An International Perspective About What Athletes and Agents Should Consider When They Navigate Agreements

Feb 23, 2024

By Phil  Parkinson, Head of Commercial Law and specialist in sports law at Blacks Solicitors,

It’s crucial that athletes and their agents are aware of the key points to be considered when entertaining an agreement with a management company. What follows are some best practices for what athletes and sport managers should consider when navigating such agreements.

The law

Sports contracts and agreements are a vital part of the sports industry. They are legal documents that outline the specific terms and conditions of an athletes’ employment within a sports team or organisation. Negotiating sports contracts is essential to ensure that an athlete is adequately compensated, protected from risks and clearly understands their role and the role of stakeholders.

Key things to know about agreements

Agreements are always better in writing. Written agreements ensure that athletes create clear boundaries of expectations and importantly, allow for any unplanned circumstances that might arise. Travel, endorsements, on-field and off-field issues should all be included as basic clauses in any agreements that are entered into to best protect an athlete. Another reason why negotiating and drafting sports contracts is important for athletes is that it can help them understand their role at their club.

It should be agreed with other coaches within the player’s group about responsibilities in relation to management companies. For example, does the new management company want to pick up the existing obligations already dealt with by other coaches or persons within the group. If so, these should all be documented in the agreements and any current agreements amended.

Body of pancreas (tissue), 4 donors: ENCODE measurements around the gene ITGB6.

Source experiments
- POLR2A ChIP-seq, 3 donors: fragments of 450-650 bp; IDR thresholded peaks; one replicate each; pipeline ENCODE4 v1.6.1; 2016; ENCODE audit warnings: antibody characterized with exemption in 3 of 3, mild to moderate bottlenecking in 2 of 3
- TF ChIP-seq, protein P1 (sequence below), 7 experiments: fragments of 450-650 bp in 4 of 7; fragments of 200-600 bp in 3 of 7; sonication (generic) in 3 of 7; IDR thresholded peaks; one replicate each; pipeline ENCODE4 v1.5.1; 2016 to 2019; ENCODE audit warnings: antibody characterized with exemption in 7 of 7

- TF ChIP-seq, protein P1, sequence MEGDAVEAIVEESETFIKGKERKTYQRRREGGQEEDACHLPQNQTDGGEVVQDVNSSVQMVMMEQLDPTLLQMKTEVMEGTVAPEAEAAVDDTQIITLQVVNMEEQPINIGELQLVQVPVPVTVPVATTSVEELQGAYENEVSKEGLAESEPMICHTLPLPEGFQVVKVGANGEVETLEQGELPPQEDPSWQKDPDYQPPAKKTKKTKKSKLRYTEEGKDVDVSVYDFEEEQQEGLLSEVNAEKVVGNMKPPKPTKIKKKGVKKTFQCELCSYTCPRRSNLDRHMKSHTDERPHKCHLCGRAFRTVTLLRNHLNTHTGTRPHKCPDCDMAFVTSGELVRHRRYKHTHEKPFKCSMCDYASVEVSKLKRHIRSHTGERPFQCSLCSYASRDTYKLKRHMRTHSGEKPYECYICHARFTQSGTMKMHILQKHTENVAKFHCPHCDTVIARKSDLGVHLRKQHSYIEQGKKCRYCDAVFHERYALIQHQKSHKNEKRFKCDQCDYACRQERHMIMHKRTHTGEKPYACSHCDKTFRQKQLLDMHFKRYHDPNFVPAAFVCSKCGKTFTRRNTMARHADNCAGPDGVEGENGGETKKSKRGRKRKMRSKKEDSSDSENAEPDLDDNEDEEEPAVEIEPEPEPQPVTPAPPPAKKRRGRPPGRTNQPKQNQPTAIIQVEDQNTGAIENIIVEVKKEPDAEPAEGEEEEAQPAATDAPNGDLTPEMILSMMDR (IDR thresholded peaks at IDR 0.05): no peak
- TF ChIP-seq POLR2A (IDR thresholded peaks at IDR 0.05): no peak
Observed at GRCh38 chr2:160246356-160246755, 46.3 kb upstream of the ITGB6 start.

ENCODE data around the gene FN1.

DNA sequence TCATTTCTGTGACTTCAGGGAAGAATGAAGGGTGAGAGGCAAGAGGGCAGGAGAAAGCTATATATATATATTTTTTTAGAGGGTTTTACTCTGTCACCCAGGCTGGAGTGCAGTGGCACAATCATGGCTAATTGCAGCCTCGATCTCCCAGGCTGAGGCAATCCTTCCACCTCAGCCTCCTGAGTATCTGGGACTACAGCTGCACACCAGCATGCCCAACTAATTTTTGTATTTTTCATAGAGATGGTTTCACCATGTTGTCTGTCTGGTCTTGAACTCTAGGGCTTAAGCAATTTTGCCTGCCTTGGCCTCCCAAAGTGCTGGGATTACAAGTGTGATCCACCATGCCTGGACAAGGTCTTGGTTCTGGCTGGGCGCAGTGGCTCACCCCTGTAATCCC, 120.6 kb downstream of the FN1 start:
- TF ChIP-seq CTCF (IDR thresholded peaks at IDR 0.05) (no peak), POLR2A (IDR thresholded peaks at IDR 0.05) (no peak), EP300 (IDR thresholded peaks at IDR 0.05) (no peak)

One of the primary reasons for negotiating agreements is for athletes to protect their financial interest. Due to comparatively short-lived careers, athletes have limited earning potential,so they need to ensure they are paid a fair wage for their services. In addition to protecting financial interest, agreements can also protect the physical well being of athletes. For example, agreements can outline responsibilities to ensure a players’ physical health and safety to prevent injury and ensure that the athlete is not putting their health at risk.

Coordinating contracts

There are a number of key points that athletes need to look out for when coordinating contracts with management companies. Key considerations in the terms of an agreement could include, for example, termination provisions and what the expectations and obligations of each party are.

Athletes should consider all the below during the negotiation and management of agreements:

  • Transfer and transfer fees: Athletes should be aware of additional charges known as ‘percentages’ that may be added to the total sales price of an athlete. These fees are determined during contractual agreements.
  • Wage increase or reduction clauses: Players are best advised to argue narrow grounds for a reduction in fees, for example if a player becomes injured. Management and clubs will suggest alternative ways in which to save money by insisting there are a variety of instances that could qualify for reduced pay for the athlete.
  • Match appearance fees and winning bonuses: Consideration must be taken to negotiate these clauses during the negotiation process.
  • Additional fees: Costs such as travel, accommodation and expenses must also be negotiated during the agreement process.
  • Sell on clauses: Before any transfer or agreement is signed, clubs and players must consider sell-on clauses which may be incorporated into an agreement.
  • Image rights: New clubs often demand the exclusive right to control how the image of a player appears across advertising and publicity. Players should consider this and negotiate to remove any potential conflict of opportunities that new club and sponsors may cause.

Any additional considerations?

There are, of course, matters to be considered outside of the legal and financial sphere. For example, does the athlete and management company get on and will they work well together with both the athlete and other stakeholders.

Some athletes prefer more hands-on-management styles, whilst others may work better with a company that’s only available when they are really needed. This type of management company and management style should also be considered prior to an athlete signing an agreement.

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